Pandemic and Mental Health
Physicians are at a crisis point. Even before COVID-19, we saw an alarming increase in the number of doctors experiencing burnout, loss of connection, or even moral exhaustion with their work. The pandemic has only exacerbated this frustration and fatigue. CPSO recognizes the extraordinary pressures inherent in the practice of medicine, as well as the threat physician burnout poses to patient care. The pandemic has caused chaos and misery, but it also began normalizing conversations about physician mental health. As the regulator, we need to be a part of this crucial conversation. We hope this series of articles conveys our support for physicians and encourages those who need help to seek it out. Also in this series: Reclaiming Herself and Reaching Out for Help.
The first year of the pandemic saw a significant increase in the number of Ontario doctors seeking help for mental health issues or problematic substance use.
A study published in the Journal JAMA Network Open found that during 2020, physicians had 27 percent more visits for mental health and substance disorders when compared to 2019. The relative increase was significantly greater in physicians without a prior mental health or substance use issue.
Surveys of physicians during the COVID-19 pandemic have found increased rates of depression, anxiety and burnout. However, because many surveys have low response rates, and capture only a single point in time, it is “unclear how reflective they are of physician mental health overall,” said lead author Dr. Daniel Myran, a family physician, public health and preventive medicine specialist, and postdoctoral fellow at the University of Ottawa Department of Family Medicine and The Ottawa Hospital. “To help understand how COVID-19 has been impacting physician mental health we looked at changes over time in health care visits by physicians.”
Dr. Myran and his colleagues linked anonymized data from 34,000 practising physicians in Ontario to the health administrative databases at ICES. They looked at all in-person and virtual care outpatient visits to a psychiatrist or primary care physician that were coded as related to mental health or substance use.
The study’s findings suggest the pandemic has placed a considerable strain on the mental health of physicians.
“We found a large increase in mental health visits by physicians during the first year of the COVID-19 pandemic, which raises real concerns about worsening physician mental health,” said Dr. Myran. “We found that more physicians were accessing mental health services during the pandemic, and that physicians who accessed services did so more often.”
There were no significant differences in increases of mental health visits between men and women, older and younger physicians, urban or rural physicians, or between physicians who cared directly for patients with COVID-19 in the emergency department or admitted to hospital and those who did not.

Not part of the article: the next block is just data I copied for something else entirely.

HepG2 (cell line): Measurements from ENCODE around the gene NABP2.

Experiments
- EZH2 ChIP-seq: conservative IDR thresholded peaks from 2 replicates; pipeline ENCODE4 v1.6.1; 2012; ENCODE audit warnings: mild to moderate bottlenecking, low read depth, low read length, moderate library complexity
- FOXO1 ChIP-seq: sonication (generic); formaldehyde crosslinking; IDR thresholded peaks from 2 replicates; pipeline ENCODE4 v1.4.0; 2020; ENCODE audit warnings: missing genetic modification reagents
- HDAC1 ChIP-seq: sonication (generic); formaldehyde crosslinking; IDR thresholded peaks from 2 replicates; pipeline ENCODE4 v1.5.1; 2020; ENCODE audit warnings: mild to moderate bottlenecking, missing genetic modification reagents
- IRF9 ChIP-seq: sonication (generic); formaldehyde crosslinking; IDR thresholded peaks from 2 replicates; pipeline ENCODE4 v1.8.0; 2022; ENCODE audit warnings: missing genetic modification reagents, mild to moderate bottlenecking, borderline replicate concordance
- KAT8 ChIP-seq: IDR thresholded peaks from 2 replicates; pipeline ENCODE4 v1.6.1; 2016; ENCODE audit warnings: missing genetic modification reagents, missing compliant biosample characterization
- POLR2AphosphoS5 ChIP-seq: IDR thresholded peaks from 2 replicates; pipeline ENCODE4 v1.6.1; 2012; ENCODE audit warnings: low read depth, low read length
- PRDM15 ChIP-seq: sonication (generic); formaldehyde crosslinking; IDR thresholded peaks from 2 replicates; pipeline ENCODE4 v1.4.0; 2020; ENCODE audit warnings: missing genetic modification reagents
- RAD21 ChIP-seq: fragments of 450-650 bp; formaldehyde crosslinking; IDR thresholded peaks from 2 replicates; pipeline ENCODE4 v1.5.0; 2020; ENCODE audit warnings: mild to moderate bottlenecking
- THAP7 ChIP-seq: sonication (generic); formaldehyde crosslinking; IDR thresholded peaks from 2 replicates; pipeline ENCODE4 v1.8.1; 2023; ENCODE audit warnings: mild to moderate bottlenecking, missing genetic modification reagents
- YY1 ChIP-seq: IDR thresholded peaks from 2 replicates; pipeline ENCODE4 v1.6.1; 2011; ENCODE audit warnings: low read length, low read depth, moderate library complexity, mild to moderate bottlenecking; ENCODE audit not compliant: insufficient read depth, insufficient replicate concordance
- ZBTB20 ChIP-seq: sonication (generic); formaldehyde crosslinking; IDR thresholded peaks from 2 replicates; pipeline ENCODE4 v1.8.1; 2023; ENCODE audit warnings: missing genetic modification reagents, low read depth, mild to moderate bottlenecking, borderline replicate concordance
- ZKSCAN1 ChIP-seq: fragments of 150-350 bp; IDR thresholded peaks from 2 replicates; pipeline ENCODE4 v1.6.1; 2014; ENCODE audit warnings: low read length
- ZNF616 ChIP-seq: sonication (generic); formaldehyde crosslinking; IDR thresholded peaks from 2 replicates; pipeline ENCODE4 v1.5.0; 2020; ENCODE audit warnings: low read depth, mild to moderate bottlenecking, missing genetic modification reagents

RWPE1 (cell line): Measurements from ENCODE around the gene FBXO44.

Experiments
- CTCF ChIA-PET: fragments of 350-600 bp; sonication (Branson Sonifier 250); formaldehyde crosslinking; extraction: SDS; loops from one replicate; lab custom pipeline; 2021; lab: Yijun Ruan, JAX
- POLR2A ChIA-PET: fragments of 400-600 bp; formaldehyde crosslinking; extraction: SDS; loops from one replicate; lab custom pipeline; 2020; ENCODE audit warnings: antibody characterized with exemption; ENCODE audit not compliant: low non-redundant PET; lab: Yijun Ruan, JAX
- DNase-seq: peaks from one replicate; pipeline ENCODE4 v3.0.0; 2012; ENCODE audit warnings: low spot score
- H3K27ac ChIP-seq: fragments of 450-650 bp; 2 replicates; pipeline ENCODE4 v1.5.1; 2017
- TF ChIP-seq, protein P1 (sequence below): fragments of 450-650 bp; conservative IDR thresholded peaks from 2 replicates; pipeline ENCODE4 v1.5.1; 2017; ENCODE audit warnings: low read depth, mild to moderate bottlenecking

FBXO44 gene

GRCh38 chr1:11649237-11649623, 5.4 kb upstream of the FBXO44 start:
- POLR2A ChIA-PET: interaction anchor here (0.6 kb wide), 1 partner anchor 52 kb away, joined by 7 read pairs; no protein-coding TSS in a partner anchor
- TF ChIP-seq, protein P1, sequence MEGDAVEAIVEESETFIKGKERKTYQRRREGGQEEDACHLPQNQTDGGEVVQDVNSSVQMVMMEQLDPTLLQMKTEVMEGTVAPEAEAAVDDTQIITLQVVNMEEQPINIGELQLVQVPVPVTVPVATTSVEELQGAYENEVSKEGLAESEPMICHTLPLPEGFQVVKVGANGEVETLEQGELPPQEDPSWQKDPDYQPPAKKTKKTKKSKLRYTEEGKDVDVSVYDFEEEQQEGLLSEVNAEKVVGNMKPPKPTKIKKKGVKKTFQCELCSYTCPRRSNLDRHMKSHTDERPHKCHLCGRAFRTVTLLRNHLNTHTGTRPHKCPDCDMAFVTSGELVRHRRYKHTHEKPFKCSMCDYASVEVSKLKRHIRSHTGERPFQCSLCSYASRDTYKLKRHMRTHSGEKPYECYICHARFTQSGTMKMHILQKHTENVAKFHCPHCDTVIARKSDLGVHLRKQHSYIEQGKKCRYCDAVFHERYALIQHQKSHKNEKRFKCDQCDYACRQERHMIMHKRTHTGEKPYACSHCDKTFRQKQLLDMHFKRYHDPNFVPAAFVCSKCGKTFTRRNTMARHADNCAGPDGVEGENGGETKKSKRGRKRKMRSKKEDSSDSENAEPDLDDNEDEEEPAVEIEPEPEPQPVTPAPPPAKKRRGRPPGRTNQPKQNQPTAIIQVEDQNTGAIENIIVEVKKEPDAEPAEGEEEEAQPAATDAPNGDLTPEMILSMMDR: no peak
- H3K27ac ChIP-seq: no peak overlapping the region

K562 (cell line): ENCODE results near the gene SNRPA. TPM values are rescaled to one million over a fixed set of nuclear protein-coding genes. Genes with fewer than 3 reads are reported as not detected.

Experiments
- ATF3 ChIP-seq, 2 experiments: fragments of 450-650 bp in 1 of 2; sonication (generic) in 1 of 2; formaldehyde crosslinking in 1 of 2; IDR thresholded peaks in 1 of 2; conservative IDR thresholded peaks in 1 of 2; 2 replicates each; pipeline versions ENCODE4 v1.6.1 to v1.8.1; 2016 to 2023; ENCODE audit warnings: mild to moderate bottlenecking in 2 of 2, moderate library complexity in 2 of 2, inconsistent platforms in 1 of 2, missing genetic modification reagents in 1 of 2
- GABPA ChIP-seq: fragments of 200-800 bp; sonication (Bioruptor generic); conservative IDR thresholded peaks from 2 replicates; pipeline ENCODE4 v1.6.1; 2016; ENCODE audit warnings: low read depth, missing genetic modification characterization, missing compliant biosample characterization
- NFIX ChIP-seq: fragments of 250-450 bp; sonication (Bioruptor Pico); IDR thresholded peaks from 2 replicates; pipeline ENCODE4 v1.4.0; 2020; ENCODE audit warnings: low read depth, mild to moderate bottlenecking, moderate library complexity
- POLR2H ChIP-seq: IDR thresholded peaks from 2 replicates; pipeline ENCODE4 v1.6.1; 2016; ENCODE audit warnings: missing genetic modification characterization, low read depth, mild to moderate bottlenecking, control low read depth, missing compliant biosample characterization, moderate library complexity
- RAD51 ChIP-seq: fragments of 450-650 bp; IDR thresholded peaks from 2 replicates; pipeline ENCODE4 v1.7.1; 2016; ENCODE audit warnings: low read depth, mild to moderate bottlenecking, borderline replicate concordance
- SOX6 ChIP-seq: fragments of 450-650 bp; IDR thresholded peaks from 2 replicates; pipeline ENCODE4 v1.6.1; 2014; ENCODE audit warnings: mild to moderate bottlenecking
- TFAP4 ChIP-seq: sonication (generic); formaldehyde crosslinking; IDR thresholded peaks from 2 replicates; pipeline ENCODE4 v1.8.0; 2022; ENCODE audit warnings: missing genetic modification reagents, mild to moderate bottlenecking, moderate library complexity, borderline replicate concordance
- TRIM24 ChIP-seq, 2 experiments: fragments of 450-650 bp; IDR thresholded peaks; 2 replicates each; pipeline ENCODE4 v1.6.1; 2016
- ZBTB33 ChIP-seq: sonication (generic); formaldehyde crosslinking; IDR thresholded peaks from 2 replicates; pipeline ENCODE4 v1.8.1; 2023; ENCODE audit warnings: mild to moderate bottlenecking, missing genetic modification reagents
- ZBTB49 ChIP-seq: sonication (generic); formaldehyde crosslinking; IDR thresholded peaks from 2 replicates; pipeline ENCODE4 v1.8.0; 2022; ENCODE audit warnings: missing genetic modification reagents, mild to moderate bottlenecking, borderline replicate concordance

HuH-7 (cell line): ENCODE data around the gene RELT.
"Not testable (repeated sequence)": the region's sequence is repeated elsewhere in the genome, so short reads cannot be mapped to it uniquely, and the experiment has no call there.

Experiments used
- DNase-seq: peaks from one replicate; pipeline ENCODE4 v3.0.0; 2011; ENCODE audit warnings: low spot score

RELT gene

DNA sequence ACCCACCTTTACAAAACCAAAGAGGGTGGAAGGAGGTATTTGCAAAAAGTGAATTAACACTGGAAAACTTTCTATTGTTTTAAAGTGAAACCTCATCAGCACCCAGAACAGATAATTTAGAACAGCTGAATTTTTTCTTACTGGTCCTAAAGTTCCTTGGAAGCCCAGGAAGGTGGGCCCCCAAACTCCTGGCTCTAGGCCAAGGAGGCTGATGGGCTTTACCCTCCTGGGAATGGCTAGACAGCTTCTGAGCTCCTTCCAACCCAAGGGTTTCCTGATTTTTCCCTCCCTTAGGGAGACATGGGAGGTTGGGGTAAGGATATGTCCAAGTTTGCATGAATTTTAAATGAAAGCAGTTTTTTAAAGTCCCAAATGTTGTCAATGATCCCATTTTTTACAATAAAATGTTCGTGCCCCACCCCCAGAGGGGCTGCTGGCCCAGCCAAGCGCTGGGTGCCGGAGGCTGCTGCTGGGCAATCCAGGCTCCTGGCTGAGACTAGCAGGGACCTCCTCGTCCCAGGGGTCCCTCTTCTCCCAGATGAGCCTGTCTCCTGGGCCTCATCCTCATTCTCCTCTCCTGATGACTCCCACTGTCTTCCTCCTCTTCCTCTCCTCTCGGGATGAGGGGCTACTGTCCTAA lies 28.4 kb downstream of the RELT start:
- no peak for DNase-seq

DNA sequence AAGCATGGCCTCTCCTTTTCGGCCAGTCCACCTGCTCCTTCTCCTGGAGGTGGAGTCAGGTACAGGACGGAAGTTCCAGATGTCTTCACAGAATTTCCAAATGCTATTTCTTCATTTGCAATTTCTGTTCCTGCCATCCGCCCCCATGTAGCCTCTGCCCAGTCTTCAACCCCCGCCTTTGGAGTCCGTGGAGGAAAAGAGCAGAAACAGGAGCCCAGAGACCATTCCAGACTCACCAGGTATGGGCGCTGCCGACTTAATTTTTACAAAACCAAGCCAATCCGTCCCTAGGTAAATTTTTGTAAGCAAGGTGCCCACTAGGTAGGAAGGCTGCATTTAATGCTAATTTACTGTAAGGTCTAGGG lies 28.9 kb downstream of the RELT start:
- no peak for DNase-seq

“We were surprised to see no change in mental health visits by physicians who provided direct care to COVID-19 patients in hospital, as in other studies they reported greater mental health impacts,” said co-senior author Dr. Manish Sood, a physician-scientist and Jindal Research Chair for the Prevention of Kidney Disease at The Ottawa Hospital, and associate professor at the University of Ottawa.
“We did notice that this group of physicians, which included individuals in critical care, emergency medicine and internal medicine, already had lower rates of mental health visits pre-pandemic. This could mean they have greater resilience, more reluctance to seek care, or have work schedules that are a barrier to seeking care. However, it’s important to note that our study looked only at the first year of the pandemic, and the situation has changed since, particularly with the Omicron variant putting incredible pressure on the health care system.”
The researchers note that the expansion of virtual care options during the pandemic may have played a role in increased mental health visits by physicians.
“There is a lot of stigma in the medical profession when it comes to mental health and accessing services,” said co-senior author Dr. Peter Tanuseputro, a physician-scientist at The Ottawa Hospital, ICES and the Bruyère Research Institute and assistant professor at the University of Ottawa Department of Medicine. “It’s possible that virtual appointments reduced some of these barriers because they fit more easily into a physician’s schedule and were less visible to their colleagues.”
“While the pandemic may have exacerbated physician mental health concerns, our study suggests that many of these concerns predate the pandemic,” said Dr. Myran. “Going forward, mental health interventions for physicians should focus both on stressors specific to COVID-19 as well as pre-pandemic factors, many of which may require system-level changes and reinvestment in the health care system.”
This study was funded by ICES, the Canadian Institutes for Health Research, the Canadian Medical Association and the Academic Medical Organization of Southwestern Ontario. Data sources include ICES and the Canadian Institute for Health Information. This was the first published study from HELP MD, a novel data-driven research initiative to better understand and improve physician health and wellness, funded by the Canadian Medical Association.